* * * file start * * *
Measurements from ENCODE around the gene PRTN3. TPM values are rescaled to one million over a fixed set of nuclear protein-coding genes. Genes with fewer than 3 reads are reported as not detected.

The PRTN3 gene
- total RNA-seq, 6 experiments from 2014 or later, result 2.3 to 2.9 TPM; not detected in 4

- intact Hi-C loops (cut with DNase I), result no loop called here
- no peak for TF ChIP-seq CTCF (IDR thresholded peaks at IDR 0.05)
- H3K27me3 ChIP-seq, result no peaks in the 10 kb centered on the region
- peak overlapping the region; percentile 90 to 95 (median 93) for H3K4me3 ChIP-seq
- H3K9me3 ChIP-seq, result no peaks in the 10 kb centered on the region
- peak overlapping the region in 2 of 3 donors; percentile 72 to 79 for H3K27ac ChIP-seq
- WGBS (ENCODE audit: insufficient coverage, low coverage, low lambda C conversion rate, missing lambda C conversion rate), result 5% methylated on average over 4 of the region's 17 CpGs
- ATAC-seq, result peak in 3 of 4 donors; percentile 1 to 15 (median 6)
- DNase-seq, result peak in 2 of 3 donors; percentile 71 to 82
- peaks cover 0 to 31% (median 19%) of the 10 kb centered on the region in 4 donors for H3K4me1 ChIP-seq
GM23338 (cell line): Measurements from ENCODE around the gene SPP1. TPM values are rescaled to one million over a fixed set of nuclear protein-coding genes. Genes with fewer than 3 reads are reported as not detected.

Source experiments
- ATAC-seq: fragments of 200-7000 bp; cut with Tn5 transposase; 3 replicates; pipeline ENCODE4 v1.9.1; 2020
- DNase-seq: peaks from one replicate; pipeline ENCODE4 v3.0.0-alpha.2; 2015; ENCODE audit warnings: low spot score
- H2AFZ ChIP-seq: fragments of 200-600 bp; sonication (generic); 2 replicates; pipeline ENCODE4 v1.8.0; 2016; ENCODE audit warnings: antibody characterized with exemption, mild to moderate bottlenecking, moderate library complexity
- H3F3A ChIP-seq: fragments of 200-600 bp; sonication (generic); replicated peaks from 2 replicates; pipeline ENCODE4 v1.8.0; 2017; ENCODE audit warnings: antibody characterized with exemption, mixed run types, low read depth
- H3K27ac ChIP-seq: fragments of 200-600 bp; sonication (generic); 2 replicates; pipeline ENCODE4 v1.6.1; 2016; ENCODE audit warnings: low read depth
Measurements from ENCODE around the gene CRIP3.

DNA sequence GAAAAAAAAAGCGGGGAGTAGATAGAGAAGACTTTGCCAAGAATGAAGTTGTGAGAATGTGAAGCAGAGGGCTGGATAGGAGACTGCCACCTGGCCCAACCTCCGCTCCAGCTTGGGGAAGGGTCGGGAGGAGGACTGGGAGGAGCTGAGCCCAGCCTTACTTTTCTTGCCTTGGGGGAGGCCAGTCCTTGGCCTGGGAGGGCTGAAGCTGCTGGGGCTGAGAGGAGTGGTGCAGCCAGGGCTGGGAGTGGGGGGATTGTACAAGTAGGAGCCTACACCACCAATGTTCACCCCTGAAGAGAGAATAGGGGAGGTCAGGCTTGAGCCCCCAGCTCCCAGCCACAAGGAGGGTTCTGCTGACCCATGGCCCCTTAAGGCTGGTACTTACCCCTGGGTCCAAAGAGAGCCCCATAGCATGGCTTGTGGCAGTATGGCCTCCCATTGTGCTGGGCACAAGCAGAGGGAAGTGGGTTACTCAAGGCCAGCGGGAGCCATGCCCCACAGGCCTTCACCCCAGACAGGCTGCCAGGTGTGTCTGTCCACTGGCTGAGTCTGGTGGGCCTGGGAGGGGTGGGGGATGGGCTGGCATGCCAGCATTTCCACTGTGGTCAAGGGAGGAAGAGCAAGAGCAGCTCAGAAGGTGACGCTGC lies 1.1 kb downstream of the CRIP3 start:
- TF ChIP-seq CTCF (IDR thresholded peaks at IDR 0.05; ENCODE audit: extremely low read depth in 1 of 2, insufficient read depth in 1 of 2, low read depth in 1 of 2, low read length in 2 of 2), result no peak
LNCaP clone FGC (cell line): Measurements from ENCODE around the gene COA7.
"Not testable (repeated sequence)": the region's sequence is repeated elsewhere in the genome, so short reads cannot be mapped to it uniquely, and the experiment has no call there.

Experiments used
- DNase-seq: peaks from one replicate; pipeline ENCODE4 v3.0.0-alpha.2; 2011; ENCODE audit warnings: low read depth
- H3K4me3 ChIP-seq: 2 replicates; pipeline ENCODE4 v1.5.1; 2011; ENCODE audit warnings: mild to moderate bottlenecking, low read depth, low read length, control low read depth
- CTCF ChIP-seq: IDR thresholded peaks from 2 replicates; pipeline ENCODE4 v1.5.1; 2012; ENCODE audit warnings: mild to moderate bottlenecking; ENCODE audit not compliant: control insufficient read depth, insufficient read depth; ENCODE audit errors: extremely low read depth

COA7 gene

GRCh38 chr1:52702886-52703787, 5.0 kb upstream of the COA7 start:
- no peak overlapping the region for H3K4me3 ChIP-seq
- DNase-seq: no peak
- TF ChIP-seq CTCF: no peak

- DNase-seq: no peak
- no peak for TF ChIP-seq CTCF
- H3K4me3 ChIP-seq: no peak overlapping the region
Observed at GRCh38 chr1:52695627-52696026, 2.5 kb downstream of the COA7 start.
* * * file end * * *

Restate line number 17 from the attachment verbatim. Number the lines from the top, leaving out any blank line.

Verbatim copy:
- DNase-seq: peaks from one replicate; pipeline ENCODE4 v3.0.0-alpha.2; 2015; ENCODE audit warnings: low spot score